Notes

Footnotes
  1. ^ Freyberg later dismissed Macky as a battalion commander in the 2NZEF.[22]
Citations
  1. ^ Pugsley 2014, p. 55.
  2. ^ Pugsley 2014, p. 16.
  3. ^ Pugsley 2014, p. 19.
  4. ^ McClymont 1959, p. 43.
  5. ^ Pugsley 2014, p. 22.
  6. ^ McClymont 1959, pp. 29–30.
  7. ^ McClymont 1959, p. 31.
  8. ^ McClymont 1959, pp. 32–33.
  9. ^ McClymont 1959, p. 36.
  10. ^ McClymont 1959, p. 37.
  11. ^ McClymont 1959, pp. 38–39.
  12. ^ McClymont 1959, p. 41.
  13. ^ McClymont 1959, p. 42.
  14. ^ McGibbon 2000, pp. 204–209.
  15. ^ McClymont 1959, pp. 142–143.
  16. ^ Pugsley 2014, p. 73.
  17. ^ McClymont 1959, p. 174.
  18. ^ Pugsley 2014, p. 75.
  19. ^ Pugsley 2014, pp. 85–87.
  20. ^ Pugsley 2014, pp. 87–89.
  21. ^ Pugsley 2014, pp. 94–96.
  22. ^ Pugsley 2014, p. 96.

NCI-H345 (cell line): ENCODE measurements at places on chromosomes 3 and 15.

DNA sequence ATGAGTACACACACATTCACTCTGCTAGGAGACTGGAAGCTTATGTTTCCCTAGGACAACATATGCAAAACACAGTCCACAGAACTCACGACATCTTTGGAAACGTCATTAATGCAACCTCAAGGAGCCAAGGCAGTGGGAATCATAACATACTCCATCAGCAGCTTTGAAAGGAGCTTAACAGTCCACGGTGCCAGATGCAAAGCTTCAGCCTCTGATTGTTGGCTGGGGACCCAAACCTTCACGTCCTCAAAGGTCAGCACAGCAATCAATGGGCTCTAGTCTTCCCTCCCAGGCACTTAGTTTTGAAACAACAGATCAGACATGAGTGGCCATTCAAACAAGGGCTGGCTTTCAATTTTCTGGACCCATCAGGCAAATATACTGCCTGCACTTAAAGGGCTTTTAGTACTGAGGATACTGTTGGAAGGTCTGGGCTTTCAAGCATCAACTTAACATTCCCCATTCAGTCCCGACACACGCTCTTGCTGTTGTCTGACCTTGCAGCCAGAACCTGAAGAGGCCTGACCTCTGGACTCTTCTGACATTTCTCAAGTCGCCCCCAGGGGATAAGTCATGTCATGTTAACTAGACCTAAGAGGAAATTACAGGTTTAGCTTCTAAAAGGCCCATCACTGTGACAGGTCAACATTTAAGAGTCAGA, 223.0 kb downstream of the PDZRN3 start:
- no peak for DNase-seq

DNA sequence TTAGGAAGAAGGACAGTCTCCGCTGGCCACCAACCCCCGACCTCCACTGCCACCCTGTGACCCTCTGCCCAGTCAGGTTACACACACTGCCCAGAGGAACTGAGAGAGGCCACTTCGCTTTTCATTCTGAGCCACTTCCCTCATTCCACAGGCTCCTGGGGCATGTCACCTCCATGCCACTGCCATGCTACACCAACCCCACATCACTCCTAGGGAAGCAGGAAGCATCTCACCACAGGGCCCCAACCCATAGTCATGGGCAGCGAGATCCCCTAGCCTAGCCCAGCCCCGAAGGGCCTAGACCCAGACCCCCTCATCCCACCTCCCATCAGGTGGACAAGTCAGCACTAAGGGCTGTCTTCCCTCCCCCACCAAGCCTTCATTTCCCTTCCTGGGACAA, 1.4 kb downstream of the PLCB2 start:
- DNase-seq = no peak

23. ^ Pugsley 2014, p. 100.

References

  • McClymont, W. G. (1959). To Greece. Official History of New Zealand in the Second World War 1939–45. Wellington, New Zealand: War History Branch. OCLC 4373298.
  • McGibbon, Ian, ed. (2000). The Oxford Companion to New Zealand Military History. Auckland, New Zealand: Oxford University Press. ISBN 0-19-558376-0.
  • Pugsley, Christopher (2014). A Bloody Road Home: World War Two and New Zealand's Heroic Second Division. Auckland, New Zealand: Penguin Books. ISBN 978-0-143-57189-6.